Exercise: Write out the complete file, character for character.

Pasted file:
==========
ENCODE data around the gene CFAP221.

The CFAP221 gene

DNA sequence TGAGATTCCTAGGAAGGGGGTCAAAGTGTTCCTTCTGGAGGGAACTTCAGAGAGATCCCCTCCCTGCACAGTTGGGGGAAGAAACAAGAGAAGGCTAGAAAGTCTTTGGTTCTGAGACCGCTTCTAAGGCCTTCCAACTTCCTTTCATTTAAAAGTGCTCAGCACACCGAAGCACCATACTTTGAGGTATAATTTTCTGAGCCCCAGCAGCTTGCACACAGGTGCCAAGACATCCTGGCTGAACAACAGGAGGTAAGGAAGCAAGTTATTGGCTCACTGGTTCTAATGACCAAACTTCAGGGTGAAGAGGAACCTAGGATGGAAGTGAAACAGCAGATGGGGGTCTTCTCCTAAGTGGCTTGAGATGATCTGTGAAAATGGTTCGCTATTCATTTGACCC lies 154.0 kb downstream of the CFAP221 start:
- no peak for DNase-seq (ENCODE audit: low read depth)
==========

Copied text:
ENCODE data around the gene CFAP221.

The CFAP221 gene

DNA sequence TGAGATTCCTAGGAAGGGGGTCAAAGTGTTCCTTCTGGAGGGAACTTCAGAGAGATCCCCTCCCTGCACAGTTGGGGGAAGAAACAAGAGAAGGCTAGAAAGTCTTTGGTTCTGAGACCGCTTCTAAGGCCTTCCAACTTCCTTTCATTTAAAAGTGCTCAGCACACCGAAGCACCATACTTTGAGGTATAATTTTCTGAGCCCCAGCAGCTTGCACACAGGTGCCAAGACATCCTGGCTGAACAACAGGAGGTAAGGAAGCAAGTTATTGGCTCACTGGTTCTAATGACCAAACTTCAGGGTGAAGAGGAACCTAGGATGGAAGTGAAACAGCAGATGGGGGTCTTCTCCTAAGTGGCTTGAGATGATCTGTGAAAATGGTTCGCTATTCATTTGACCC lies 154.0 kb downstream of the CFAP221 start:
- no peak for DNase-seq (ENCODE audit: low read depth)